To warm up for whatever voter suppression efforts part flunktionary Steve Barnett has in mind to mark his time in the Secretary of State’s office, South Dakota-based Native voting rights group Four Directions is helping the Navajo Nation sue three Arizona counties and Arizona Secretary of State Michelle Reagan for discriminating against tribal members and providing unequal ballot access.
The 155-page complaint (including exhibits) alleges multiple violations of Navajo voting rights:
- The counties did not give 100-plus Navajo early voters a chance add missing signatures to their ballot envelopes after the election. Other counties around Arizona do give voters five business days after Election Day to “cure” such errors.
- The counties capriciously refused to establish additional voter registration and early voting sites on the sprawling Navajo reservation, and the lack of such sites denied Navajo voters the assistance that would have helped them avoid ballot errors like the above-mentioned omitted signatures.
- Arizona only provides oral translations for Navajo speakers; the state thus denies a vital service to tribal members voting by mail.
The Navajo Nation wants those 100-some tribal ballots cured and counted, but it also asks the court for future reforms:
- certified Navajo translators for all future early voting and election-day polling sites;
- radio broadcasts of early voting instructions in Navajo for 30 days before each election;
- additional in-person voter registration sites; and
- additional early voting sites on the Navajo reservation open for consistent hours for 30 days before each election.
Early voting was not easily accessible for Navajo voters. One of the complainants in the suit lives in Kayneta, a town of over 5,000, where Navajo County offered early voting for ten hours before the general election. The drive to vote in the county seat of Holbrook is 350 miles round trip—imagine driving from Flandreau to Aberdeen to vote.
The complaint recites a long and grim history of these three counties’ efforts to discriminate against American Indians—literacy tests, lawsuits, gerrymandering, even resistance to integrating the public schools.
The complaint also includes the August 8 letters that Navajo Nation President Russell Begaye and Attorney General Ethel Branch sent to each of the counties requesting that each county use federal funds made available under the Help American Vote Act to establish early voting centers and offering to help staff each facility for the 30 days preceding the election. Coconino County rejected that request, claiming that an agreement with the Department of Justice forbade them from opening any new early voting centers that did not comply with the Americans with Disabilities Act. Coconino County also claimed that the Secretary of State had told the counties that HAVA funds were all spent and that “The only new HAVA funds… are for cybersecurity….” Secretary Reagan said that claim was incorrect: after spending approved for election security, “there remains approximately $5 million in the HAVA account. I expect,” wrote Secretary Reagan, “and I have told Arizona’s counties, that most of this balance can and should be sent to counties to enhance their own election security needs.”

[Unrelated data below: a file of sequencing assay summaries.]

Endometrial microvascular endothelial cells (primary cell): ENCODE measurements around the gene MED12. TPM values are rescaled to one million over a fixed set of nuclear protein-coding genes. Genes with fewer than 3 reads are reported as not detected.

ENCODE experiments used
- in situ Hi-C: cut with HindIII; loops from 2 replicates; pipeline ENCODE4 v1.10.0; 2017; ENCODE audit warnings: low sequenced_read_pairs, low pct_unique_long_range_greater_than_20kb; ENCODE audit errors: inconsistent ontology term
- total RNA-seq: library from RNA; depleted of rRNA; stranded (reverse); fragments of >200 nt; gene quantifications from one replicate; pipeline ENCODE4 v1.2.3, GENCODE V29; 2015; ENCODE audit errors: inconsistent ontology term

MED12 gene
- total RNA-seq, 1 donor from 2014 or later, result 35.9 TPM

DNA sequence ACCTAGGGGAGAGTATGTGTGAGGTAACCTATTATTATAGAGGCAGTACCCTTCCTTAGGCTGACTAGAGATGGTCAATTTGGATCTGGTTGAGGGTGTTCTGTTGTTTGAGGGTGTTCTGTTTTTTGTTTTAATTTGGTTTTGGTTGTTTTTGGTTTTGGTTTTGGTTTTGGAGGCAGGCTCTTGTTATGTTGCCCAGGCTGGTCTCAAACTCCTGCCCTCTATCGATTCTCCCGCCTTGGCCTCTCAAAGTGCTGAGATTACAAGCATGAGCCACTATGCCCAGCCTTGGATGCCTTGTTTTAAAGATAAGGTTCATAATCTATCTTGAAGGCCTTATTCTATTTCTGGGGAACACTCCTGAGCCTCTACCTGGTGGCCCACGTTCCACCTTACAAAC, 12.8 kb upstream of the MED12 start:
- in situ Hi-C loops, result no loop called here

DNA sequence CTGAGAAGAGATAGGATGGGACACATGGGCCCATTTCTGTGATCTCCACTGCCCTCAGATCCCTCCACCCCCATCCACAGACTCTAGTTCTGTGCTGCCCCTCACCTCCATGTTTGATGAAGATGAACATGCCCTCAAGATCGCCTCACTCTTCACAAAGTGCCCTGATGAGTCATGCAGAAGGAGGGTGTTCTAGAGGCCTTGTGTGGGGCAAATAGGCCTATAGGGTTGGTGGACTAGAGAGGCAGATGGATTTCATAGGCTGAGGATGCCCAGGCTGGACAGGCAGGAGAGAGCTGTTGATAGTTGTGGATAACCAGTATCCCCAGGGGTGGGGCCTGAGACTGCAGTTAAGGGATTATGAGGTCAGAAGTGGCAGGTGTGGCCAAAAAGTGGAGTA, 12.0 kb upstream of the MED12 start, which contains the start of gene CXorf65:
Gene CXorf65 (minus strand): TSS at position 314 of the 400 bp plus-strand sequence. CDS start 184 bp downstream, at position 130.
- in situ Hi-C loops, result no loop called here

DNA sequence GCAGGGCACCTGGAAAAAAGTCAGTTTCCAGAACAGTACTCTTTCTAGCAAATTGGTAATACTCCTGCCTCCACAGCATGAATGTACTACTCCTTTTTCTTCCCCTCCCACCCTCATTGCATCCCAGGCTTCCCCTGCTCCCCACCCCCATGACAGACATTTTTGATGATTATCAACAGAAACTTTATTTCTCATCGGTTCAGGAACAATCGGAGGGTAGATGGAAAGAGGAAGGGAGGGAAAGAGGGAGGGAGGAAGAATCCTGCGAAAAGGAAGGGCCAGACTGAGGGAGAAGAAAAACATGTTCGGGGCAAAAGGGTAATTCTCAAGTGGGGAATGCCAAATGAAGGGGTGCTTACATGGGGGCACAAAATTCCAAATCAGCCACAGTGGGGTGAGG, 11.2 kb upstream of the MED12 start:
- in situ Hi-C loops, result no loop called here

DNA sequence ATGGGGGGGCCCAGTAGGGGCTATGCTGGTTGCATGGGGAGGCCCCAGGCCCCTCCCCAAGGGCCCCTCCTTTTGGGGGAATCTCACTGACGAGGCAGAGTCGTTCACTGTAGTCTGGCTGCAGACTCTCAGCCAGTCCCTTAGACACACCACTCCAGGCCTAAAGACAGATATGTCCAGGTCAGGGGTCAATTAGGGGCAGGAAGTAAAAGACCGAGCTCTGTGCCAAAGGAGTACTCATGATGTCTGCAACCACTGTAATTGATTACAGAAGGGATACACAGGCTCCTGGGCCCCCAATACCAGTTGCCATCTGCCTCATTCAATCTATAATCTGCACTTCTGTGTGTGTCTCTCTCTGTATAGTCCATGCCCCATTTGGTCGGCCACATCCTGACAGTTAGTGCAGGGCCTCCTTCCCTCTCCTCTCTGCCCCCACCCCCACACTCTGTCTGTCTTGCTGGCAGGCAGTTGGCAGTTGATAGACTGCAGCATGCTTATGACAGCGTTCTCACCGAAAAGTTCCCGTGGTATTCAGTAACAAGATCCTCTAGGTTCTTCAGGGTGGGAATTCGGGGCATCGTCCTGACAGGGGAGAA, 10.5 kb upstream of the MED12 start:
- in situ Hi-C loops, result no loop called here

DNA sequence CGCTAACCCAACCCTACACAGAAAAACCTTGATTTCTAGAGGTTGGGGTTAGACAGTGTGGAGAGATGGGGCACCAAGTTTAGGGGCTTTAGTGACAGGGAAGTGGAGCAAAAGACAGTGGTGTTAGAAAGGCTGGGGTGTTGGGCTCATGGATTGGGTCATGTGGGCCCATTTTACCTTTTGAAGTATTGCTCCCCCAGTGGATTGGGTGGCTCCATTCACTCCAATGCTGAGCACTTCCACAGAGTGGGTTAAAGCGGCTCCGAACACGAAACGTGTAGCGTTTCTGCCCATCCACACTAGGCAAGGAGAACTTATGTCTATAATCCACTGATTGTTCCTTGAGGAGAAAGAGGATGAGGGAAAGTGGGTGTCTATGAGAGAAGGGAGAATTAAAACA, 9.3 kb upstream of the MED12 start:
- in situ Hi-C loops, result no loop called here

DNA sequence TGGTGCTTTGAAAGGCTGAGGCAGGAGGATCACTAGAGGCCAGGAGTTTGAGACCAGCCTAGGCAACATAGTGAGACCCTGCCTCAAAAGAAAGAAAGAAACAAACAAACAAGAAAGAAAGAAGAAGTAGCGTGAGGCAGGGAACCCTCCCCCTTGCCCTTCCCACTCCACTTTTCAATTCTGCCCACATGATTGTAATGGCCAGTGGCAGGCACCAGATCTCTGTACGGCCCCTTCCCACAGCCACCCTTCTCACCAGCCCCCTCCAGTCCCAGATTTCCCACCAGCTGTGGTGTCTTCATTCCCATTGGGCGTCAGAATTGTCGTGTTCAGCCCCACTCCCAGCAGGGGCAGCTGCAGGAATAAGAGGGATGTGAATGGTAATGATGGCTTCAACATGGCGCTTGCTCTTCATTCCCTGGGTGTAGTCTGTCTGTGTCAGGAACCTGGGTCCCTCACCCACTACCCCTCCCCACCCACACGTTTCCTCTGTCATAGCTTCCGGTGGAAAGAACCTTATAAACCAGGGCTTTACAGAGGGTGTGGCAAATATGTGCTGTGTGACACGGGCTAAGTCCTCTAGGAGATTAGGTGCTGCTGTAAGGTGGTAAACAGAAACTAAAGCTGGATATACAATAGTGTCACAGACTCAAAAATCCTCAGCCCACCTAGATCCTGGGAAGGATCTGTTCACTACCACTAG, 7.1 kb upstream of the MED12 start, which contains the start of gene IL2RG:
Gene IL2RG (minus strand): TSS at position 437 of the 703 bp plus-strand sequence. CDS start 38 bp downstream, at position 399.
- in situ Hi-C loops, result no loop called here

Navajo County waited over a month, until September 10, to respond to the Navajo Nation, and then responded with a disrespectful indirectness, not saying a clear “Yes” or “No” but suggesting that they couldn’t open any new early voting sites without vaults and enclosing a list of existing early voting sites and schedules.
Judge Dominic Lanza has set a hearing in the case but seems a little bothered by the fact that the Navajo Nation waited until after the election to sue:
In an order Wednesday setting a hearing in the case, Judge Dominic Lanza wrote that the Navajo Nation provided no explanation for “why they waited until two weeks after the election” to file the lawsuit.
“It is notable that many of Plaintiffs’ criticisms are directed toward actions by county election officials that occurred weeks or months before the November 2018 election,” Lanza wrote [Dustin Gardiner, “Navajo Nation Alleges Elections Officials Discriminated Against Tribe’s Voters,” Arizona Republic, 2018.11.21].
Sure, the suit comes after the harm has been done, but it seems reasonable to bring the suit and ask a judge to ensure such harm does not happen again. Rather than waiting until the rush of the last month of the 2020 election, the plaintiffs and the defendants have a chance to lay out their cases in detail give the judge time to consider a reasonable plan the protects everyone’s equal voting access.